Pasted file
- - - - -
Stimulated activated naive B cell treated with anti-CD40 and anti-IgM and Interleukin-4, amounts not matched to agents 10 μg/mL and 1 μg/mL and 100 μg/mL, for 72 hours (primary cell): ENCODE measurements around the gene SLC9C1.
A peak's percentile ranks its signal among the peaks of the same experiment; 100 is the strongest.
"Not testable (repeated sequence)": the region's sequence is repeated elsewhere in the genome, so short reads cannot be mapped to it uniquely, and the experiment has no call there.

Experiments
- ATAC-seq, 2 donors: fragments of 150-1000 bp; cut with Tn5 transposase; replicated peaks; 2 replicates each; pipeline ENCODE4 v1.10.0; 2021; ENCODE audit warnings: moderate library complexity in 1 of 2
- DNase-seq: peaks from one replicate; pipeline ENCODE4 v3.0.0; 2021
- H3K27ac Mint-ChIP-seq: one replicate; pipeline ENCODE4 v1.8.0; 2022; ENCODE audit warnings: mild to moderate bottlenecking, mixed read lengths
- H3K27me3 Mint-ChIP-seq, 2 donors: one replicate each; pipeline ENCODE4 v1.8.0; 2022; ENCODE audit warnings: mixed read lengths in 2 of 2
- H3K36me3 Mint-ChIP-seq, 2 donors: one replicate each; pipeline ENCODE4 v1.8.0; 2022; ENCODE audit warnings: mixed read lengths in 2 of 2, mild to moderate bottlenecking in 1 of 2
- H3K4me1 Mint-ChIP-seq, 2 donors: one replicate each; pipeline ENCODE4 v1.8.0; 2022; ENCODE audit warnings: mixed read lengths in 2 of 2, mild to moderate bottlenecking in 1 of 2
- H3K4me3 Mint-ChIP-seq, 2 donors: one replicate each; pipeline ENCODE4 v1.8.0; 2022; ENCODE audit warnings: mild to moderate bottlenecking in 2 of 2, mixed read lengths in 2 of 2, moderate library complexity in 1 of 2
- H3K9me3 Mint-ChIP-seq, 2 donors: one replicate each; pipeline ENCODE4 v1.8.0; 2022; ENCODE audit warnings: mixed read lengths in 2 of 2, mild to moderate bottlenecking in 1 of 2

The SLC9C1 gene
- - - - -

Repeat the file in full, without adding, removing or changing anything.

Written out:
Stimulated activated naive B cell treated with anti-CD40 and anti-IgM and Interleukin-4, amounts not matched to agents 10 μg/mL and 1 μg/mL and 100 μg/mL, for 72 hours (primary cell): ENCODE measurements around the gene SLC9C1.
A peak's percentile ranks its signal among the peaks of the same experiment; 100 is the strongest.
"Not testable (repeated sequence)": the region's sequence is repeated elsewhere in the genome, so short reads cannot be mapped to it uniquely, and the experiment has no call there.

Experiments
- ATAC-seq, 2 donors: fragments of 150-1000 bp; cut with Tn5 transposase; replicated peaks; 2 replicates each; pipeline ENCODE4 v1.10.0; 2021; ENCODE audit warnings: moderate library complexity in 1 of 2
- DNase-seq: peaks from one replicate; pipeline ENCODE4 v3.0.0; 2021
- H3K27ac Mint-ChIP-seq: one replicate; pipeline ENCODE4 v1.8.0; 2022; ENCODE audit warnings: mild to moderate bottlenecking, mixed read lengths
- H3K27me3 Mint-ChIP-seq, 2 donors: one replicate each; pipeline ENCODE4 v1.8.0; 2022; ENCODE audit warnings: mixed read lengths in 2 of 2
- H3K36me3 Mint-ChIP-seq, 2 donors: one replicate each; pipeline ENCODE4 v1.8.0; 2022; ENCODE audit warnings: mixed read lengths in 2 of 2, mild to moderate bottlenecking in 1 of 2
- H3K4me1 Mint-ChIP-seq, 2 donors: one replicate each; pipeline ENCODE4 v1.8.0; 2022; ENCODE audit warnings: mixed read lengths in 2 of 2, mild to moderate bottlenecking in 1 of 2
- H3K4me3 Mint-ChIP-seq, 2 donors: one replicate each; pipeline ENCODE4 v1.8.0; 2022; ENCODE audit warnings: mild to moderate bottlenecking in 2 of 2, mixed read lengths in 2 of 2, moderate library complexity in 1 of 2
- H3K9me3 Mint-ChIP-seq, 2 donors: one replicate each; pipeline ENCODE4 v1.8.0; 2022; ENCODE audit warnings: mixed read lengths in 2 of 2, mild to moderate bottlenecking in 1 of 2

The SLC9C1 gene